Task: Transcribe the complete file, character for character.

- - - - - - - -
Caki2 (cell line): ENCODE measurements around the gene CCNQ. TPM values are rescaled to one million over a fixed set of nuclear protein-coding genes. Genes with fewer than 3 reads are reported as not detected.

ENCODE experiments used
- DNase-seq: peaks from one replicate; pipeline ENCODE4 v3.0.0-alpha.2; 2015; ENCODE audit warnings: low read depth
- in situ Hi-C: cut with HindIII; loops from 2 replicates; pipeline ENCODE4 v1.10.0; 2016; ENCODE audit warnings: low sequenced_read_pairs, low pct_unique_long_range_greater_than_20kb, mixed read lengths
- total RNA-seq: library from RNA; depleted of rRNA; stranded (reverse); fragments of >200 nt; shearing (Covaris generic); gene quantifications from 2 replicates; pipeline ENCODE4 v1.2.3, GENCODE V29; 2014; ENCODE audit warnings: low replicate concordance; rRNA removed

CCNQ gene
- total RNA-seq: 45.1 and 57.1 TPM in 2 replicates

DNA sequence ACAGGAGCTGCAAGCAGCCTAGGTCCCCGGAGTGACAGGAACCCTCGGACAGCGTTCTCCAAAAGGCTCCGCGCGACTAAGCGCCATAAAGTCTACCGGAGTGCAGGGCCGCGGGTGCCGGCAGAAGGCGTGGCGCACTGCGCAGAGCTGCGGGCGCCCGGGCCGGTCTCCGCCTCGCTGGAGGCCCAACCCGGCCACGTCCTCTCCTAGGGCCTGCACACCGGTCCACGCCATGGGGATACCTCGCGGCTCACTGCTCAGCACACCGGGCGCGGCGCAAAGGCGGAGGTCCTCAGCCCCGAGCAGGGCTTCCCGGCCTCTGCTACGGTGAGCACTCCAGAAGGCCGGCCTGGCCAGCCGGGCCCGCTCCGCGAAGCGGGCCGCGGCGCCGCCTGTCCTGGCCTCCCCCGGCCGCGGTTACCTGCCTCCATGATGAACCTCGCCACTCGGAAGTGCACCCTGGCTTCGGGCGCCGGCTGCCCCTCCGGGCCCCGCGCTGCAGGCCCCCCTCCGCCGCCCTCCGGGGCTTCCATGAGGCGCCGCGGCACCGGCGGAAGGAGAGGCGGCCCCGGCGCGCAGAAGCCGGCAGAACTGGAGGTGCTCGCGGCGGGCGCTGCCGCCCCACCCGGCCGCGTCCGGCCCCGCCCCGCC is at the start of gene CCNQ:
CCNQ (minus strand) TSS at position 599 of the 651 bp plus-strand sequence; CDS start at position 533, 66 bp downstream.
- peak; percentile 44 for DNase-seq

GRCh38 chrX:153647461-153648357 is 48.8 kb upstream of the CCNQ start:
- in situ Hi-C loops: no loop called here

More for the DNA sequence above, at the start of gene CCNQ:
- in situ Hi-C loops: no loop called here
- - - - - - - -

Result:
Caki2 (cell line): ENCODE measurements around the gene CCNQ. TPM values are rescaled to one million over a fixed set of nuclear protein-coding genes. Genes with fewer than 3 reads are reported as not detected.

ENCODE experiments used
- DNase-seq: peaks from one replicate; pipeline ENCODE4 v3.0.0-alpha.2; 2015; ENCODE audit warnings: low read depth
- in situ Hi-C: cut with HindIII; loops from 2 replicates; pipeline ENCODE4 v1.10.0; 2016; ENCODE audit warnings: low sequenced_read_pairs, low pct_unique_long_range_greater_than_20kb, mixed read lengths
- total RNA-seq: library from RNA; depleted of rRNA; stranded (reverse); fragments of >200 nt; shearing (Covaris generic); gene quantifications from 2 replicates; pipeline ENCODE4 v1.2.3, GENCODE V29; 2014; ENCODE audit warnings: low replicate concordance; rRNA removed

CCNQ gene
- total RNA-seq: 45.1 and 57.1 TPM in 2 replicates

DNA sequence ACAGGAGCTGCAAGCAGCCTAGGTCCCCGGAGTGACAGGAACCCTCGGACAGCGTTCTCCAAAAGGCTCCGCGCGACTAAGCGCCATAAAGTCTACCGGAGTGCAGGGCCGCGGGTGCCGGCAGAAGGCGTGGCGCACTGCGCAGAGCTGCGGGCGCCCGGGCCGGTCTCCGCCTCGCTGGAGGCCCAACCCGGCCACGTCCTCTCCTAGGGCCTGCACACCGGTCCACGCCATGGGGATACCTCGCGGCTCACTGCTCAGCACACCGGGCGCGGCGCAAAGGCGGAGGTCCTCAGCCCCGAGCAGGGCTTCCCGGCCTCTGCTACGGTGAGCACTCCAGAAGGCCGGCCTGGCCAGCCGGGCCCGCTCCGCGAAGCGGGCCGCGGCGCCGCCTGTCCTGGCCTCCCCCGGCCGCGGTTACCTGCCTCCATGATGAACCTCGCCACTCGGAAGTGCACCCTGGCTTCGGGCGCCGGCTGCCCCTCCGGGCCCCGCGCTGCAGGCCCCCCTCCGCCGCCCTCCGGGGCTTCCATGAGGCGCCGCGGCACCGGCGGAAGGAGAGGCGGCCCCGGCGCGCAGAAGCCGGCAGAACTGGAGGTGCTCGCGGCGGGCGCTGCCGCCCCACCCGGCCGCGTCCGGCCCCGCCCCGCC is at the start of gene CCNQ:
CCNQ (minus strand) TSS at position 599 of the 651 bp plus-strand sequence; CDS start at position 533, 66 bp downstream.
- peak; percentile 44 for DNase-seq

GRCh38 chrX:153647461-153648357 is 48.8 kb upstream of the CCNQ start:
- in situ Hi-C loops: no loop called here

More for the DNA sequence above, at the start of gene CCNQ:
- in situ Hi-C loops: no loop called here